ABU DHABI (REUTERS) - Japan coach Hajime Moriyasu was naturally disappointed that his side missed out on a winning a fifth Asian Cup title on Friday (Feb 1) but believes the improvement of the squad augurs well for the future.
The Samurai Blue went into the final as warm favourites to clinch the continental crown but went two goals down in the first half an hour before running out 3-1 losers to 2022 World Cup hosts Qatar.
Moriyasu, who took over after last year's run to the round of 16 at the World Cup, had made it clear throughout their time in the United Arab Emirates that his squad was a work in progress.
"The goal was to be champions so I'm disappointed," he said. "But I feel proud at how we developed under pressure. We had a mix of youth and experience and our seven matches we showed development against teams playing different styles.
"I wasn't to thank my experienced players and I hope that today's result makes the younger players hungry for success.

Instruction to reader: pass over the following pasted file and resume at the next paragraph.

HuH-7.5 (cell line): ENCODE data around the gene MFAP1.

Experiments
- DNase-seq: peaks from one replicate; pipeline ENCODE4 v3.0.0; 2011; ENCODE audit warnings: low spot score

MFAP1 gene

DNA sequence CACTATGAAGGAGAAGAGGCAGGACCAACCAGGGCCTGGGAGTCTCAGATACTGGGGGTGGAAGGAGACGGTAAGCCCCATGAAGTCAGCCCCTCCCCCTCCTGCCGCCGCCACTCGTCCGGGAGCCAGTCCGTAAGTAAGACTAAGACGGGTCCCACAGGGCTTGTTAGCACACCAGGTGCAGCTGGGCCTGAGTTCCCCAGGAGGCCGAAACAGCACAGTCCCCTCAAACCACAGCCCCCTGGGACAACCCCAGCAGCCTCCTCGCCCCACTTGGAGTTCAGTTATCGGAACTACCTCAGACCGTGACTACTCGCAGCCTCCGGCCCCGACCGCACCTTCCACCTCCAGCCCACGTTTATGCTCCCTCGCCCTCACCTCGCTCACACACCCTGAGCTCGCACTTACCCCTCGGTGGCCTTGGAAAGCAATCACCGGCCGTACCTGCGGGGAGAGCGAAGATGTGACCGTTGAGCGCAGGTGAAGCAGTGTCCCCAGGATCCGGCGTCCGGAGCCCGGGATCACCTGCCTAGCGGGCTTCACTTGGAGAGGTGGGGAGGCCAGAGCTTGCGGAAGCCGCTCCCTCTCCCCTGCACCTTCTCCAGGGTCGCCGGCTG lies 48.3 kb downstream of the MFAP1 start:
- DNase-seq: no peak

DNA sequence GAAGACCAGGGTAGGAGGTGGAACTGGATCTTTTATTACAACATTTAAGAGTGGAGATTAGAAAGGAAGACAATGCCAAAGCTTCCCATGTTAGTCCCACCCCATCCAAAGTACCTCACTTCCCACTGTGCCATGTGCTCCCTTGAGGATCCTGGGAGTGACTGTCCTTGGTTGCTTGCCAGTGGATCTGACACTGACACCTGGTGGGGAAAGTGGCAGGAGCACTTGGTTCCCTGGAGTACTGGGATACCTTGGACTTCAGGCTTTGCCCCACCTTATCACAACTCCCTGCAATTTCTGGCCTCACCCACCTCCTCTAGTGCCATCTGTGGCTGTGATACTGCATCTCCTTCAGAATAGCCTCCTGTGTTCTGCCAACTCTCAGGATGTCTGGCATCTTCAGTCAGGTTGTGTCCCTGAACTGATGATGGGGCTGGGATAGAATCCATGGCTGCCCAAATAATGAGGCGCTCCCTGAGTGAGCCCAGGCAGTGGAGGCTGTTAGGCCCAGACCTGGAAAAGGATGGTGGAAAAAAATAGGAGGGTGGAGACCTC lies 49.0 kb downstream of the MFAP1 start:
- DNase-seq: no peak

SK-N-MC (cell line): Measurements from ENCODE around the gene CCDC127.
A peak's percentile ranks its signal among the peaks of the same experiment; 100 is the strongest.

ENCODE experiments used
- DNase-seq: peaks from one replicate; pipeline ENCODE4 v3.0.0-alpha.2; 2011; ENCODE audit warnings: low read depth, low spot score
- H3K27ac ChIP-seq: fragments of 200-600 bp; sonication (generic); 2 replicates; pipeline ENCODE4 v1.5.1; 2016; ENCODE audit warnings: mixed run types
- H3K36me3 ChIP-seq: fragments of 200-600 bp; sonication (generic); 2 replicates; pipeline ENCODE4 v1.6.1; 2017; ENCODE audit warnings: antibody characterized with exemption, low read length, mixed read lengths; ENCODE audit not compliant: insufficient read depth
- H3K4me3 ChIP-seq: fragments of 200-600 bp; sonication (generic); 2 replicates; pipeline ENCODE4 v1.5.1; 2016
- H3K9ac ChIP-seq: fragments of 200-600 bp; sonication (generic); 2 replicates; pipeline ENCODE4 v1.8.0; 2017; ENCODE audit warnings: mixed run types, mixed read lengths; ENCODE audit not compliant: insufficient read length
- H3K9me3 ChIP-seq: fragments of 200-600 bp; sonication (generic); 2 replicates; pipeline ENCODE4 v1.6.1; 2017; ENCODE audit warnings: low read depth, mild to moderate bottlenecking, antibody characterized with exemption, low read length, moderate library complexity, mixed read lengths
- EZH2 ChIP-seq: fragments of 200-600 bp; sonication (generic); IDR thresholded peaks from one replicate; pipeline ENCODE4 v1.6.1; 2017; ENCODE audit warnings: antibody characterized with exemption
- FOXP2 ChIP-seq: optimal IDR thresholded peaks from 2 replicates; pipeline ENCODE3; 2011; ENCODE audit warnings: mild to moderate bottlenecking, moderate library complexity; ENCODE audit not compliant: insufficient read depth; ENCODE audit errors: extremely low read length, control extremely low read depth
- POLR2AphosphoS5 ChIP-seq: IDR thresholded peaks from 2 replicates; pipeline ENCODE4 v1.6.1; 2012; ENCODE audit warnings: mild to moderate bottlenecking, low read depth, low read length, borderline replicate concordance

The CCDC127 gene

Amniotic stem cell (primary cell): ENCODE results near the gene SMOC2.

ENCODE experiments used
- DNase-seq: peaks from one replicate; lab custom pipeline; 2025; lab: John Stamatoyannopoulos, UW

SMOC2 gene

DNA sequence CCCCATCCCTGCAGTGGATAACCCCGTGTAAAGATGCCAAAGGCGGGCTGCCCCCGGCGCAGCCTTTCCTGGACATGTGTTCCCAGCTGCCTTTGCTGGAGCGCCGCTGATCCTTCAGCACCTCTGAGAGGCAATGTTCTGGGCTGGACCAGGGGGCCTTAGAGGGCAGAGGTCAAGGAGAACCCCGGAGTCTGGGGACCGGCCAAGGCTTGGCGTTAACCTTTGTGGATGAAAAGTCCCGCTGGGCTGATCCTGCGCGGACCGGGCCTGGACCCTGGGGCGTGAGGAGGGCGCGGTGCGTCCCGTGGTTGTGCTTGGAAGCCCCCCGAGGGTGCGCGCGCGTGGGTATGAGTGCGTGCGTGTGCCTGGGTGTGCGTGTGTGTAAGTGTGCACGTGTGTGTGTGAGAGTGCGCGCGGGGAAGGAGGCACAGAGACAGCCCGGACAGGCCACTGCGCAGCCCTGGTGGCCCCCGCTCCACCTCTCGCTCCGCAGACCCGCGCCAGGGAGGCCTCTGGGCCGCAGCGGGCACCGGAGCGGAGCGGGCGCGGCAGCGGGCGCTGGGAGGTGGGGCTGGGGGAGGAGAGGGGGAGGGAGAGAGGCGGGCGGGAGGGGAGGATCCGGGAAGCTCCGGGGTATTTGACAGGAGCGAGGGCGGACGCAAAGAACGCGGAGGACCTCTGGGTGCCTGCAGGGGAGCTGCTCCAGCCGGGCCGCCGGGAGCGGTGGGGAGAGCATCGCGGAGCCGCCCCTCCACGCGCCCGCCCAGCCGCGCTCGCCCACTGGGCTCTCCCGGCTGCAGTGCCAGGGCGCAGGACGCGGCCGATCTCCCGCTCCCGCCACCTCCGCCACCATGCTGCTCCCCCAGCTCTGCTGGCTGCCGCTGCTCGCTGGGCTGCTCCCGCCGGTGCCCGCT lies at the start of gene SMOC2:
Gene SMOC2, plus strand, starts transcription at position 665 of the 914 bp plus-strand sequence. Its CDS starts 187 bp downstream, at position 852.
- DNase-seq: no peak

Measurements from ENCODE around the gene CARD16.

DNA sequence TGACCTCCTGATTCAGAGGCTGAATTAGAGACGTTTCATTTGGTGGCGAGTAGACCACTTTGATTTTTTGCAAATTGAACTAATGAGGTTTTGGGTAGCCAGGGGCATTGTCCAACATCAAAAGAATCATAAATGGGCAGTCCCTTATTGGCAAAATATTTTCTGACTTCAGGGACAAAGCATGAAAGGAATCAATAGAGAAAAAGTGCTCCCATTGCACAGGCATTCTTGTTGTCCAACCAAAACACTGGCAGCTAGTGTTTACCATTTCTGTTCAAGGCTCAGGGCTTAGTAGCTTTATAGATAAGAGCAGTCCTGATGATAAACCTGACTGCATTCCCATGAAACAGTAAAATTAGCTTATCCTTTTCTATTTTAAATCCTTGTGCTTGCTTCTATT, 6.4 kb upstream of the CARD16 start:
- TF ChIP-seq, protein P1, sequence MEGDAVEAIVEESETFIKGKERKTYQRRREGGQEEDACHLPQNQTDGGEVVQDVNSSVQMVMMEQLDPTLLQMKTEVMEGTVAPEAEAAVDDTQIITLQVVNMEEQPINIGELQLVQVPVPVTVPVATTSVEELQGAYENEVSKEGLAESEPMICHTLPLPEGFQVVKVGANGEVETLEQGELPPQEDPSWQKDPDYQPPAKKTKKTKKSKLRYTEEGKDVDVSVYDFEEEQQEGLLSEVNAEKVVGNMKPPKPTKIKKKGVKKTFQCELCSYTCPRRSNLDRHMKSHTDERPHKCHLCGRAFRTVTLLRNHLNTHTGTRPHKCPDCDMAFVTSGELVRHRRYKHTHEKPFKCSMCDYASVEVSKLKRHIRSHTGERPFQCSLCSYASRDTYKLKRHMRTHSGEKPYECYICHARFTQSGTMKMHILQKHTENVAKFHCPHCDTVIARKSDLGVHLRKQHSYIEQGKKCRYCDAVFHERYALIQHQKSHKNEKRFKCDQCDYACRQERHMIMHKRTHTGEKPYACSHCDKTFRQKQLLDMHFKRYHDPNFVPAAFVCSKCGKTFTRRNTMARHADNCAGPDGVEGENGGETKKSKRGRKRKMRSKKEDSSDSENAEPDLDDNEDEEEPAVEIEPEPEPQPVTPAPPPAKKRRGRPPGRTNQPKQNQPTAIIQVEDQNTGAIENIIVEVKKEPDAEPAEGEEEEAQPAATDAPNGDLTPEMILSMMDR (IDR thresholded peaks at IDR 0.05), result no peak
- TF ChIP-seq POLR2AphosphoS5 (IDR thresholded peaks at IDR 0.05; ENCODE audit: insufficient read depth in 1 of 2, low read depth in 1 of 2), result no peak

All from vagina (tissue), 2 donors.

"I think this tournament will be a base to rebuild the Japan team. It's my job to oversee the process but I want the players to be proud of what we have done in this tournament."
Moriyasu blamed himself for Qatar's first goal and said once Japan conceded the second, it was always going to be tough to get back into the match.
"We made a poor start. We couldn't get into our rhythm. We conceded the first goal because there was a mis-match between the Japan and Qatar systems," he said.
"We expected Qatar to play three (central defenders) and I think it's my fault that the players weren't able to express themselves.
"We were better in attack in the second half and we had the chances to tie the game but the Qatar defence was very tight."
Moriyasu said the players had arrived with different levels of fitness from various leagues around the world and he had been impressed by how the squad had progressed throughout the tournament.
"One of our goals was to improve with each match," he said.
"I think in those terms, the players really tried expressed our plan on the pitch."